Greetings from Jamaica, the land of the fastest human alive on planet earth. Today we celebrate history. We have witnessed the election of our first female Director-General and for the first time the Caribbean presides at the General Conference. As a fellow Caribbean State, I congratulate my colleague from The Bahamas. I also congratulate the Director-General designate for having shattered the proverbial glass ceiling. This is a true testament to UNESCO’s pursuit of gender equality at the highest level.
We thank and recognize the outgoing Director-General for his contribution and commitment to UNESCO’s ideals.
As we consider the adoption of a budget for the next biennium, we must recognize in a tangible way, and within this climate, the critical role of UNESCO in fulfilling its mandate. As Member States, we therefore must fulfill our obligations in providing the budgetary and extra-budgetary support which will allow UNESCO to achieve its targets and goals as outlined in the Medium Term Strategy.
Colleagues, I recognize that you’re here because you care. However, we must all recognize that it takes cash to care. We must strengthen action that will address the vulnerable globally; and in particular, Small Island Developing States in their totality. Some of the areas include:
1. Social intervention focusing on the particular needs of each region. For example, in the Caribbean where our boys are at risk in so many ways.
2. Intensifying our efforts in achieving universal primary education by 2015 and the elimination of gender disparity.
3. Environmental sustainability and move quickly in the drafting of a Declaration on Ethical principles on climate change.
4. The fight against HIV/AIDS, malaria and other diseases.
5. Supporting youth development programmes geared towards social inclusion.
6. The importance of culture and the creative industries in wealth creation and poverty alleviation.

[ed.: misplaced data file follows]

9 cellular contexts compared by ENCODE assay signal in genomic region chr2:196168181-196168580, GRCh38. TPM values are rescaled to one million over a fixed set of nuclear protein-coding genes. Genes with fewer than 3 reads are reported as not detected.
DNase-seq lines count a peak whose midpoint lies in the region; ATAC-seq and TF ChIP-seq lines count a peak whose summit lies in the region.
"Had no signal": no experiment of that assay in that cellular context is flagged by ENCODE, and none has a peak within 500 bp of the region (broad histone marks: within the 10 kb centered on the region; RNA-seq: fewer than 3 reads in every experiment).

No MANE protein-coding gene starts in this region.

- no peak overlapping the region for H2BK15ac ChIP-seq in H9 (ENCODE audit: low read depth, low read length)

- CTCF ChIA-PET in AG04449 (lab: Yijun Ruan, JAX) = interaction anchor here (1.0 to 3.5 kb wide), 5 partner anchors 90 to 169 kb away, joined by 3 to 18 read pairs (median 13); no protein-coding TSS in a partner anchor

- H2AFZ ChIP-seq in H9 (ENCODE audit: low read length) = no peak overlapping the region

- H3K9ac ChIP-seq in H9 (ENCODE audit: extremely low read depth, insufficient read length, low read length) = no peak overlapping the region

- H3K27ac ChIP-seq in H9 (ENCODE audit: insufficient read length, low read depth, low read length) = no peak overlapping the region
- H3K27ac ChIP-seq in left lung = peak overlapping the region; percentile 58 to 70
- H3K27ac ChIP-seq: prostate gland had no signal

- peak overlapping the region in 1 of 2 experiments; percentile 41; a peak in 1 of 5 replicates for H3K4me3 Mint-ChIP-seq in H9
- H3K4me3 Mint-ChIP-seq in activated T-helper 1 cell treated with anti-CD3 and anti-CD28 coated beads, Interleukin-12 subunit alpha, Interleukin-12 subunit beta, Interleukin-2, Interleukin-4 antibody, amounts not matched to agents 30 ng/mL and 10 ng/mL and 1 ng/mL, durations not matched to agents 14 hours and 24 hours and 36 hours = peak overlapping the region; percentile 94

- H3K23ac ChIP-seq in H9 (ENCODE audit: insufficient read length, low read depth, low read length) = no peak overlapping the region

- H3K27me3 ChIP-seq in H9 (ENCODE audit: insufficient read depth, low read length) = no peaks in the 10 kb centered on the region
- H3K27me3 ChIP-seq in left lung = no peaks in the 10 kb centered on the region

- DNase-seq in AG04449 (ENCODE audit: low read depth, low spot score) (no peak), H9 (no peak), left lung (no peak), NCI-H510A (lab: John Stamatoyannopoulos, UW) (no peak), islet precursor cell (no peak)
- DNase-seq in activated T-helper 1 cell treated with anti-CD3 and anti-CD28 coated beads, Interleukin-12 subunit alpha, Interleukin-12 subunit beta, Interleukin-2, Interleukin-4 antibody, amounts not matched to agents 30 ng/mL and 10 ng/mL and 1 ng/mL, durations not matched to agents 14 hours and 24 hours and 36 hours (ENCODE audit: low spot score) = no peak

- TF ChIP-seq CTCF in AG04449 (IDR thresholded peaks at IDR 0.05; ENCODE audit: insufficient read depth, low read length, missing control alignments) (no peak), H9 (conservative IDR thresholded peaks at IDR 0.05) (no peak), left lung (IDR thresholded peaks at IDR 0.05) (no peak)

7. The strategic role of ICTs in the creation of a knowledge based society and the importance of access to information.
Notwithstanding the economic challenges, we in Jamaica are playing our part towards achieving the MDGs. We have intensified our efforts in providing access to quality education through improved infrastructure, removal of school fees, ensuring compulsory attendance, proper nutrition and educational material, the increase of highly trained teachers, and accountability for literacy.
Social, Human and Natural Sciences
In the area of the sciences, Jamaica has now established a National Bioethics Committee and is actively engaged in the deliberations pertaining to human cloning and international governance.
We applaud the IOC’s promotion of the sustainable management of freshwater, ocean and terrestrial resources as well as disaster preparedness and mitigation, and welcome the steps taken towards the creation of tsunami early warning systems in the region. Sport and Culture
We were pleased to have hosted the 2008 UNESCO International Congress on Sport for Development and Peace. Jamaica has been blessed with excellent sportsmen, sportswomen and internationally renowned cultural icons that have left and continue to leave their indelible marks on the pages of history. The world is in awe at the record-breaking achievement of Usain Bolt, our triple Olympic gold medalist and triple world record holder. We are equally proud that we boast some of the fastest women in the world. UNESCO, in recognizing these achievements, has awarded Usain Bolt and Veronica Campbell-Brown, five time Olympic medalist, as UNESCO Champions for Sport. Next Tuesday, Veronica will visit UNESCO’s Headquarters here in Paris, to receive this prestigious award.
Jamaica gave the world a new religion in Rastafari, one of our strongest intangible cultural expressions. We also gave the world reggae music which has penetrated all corners of the world and an international cultural icon in the personality of Bob Marley, creator of the Song of the Millennium, One Love. Jamaica’s greatest resource still remains its people, their creativity, perseverance and spirit. We remain deeply committed to the protection and preservation of our cultural heritage and the building of cultural industries. Consequently, we have nominated three sites to the World Heritage Tentative List and are satisfied with the consensus concerning preferential treatment for developing countries in the Convention on the Diversity of Cultural Expressions. Our underwater cultural heritage is not only important because of the material treasures that lie at the bottom of the ocean, but it cradles the remains of our ancestors who were forcefully taken from the continent of Africa, but did not make the shores of Jamaica.
I reiterate Jamaica’s commitment to the principles, values, ideals and overarching objectives of UNESCO to which member states have all subscribed. Jamaica gives its full support and cooperation to the incoming D-G, as we all work together towards sustained social and economic development. I thank you Mr. President.

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